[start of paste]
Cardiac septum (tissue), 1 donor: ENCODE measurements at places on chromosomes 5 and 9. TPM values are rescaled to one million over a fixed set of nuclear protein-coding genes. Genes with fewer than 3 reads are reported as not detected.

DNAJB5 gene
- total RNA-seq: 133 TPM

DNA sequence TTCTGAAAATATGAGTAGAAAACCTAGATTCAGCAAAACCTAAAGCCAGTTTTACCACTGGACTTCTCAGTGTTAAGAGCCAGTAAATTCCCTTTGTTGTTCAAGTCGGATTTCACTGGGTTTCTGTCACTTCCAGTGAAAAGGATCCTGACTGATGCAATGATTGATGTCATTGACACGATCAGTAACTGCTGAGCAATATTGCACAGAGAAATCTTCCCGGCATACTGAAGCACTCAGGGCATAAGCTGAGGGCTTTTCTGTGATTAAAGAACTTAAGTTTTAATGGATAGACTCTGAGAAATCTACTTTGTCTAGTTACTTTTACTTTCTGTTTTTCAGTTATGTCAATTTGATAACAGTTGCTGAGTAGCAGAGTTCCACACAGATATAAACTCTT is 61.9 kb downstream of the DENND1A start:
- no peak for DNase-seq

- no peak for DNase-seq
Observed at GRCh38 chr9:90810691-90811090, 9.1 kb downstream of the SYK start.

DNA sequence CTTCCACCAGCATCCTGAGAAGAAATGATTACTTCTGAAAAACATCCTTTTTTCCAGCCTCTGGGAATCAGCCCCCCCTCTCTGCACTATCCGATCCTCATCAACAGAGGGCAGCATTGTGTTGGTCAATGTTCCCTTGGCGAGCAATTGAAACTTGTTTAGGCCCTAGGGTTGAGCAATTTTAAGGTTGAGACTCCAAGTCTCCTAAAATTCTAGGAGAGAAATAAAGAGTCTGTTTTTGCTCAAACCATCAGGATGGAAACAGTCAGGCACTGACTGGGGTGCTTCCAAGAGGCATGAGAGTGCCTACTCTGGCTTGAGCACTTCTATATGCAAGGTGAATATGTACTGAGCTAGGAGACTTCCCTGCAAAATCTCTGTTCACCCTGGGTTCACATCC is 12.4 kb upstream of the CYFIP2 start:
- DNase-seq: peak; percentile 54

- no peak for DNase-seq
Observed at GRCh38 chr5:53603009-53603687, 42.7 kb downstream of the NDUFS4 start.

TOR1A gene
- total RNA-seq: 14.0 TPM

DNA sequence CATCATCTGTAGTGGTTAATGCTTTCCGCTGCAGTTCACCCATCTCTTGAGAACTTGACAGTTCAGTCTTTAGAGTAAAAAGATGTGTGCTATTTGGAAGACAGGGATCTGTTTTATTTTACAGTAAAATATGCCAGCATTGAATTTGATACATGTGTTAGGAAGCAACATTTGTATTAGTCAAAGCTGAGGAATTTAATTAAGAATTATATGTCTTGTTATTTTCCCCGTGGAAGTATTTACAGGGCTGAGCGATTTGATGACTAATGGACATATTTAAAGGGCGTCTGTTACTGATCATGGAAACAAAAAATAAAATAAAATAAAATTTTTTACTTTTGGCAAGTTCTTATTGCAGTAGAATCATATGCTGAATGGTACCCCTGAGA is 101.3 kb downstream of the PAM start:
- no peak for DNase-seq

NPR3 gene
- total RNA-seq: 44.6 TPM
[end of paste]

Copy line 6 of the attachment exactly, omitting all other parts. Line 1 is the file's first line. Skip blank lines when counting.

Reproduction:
- no peak for DNase-seq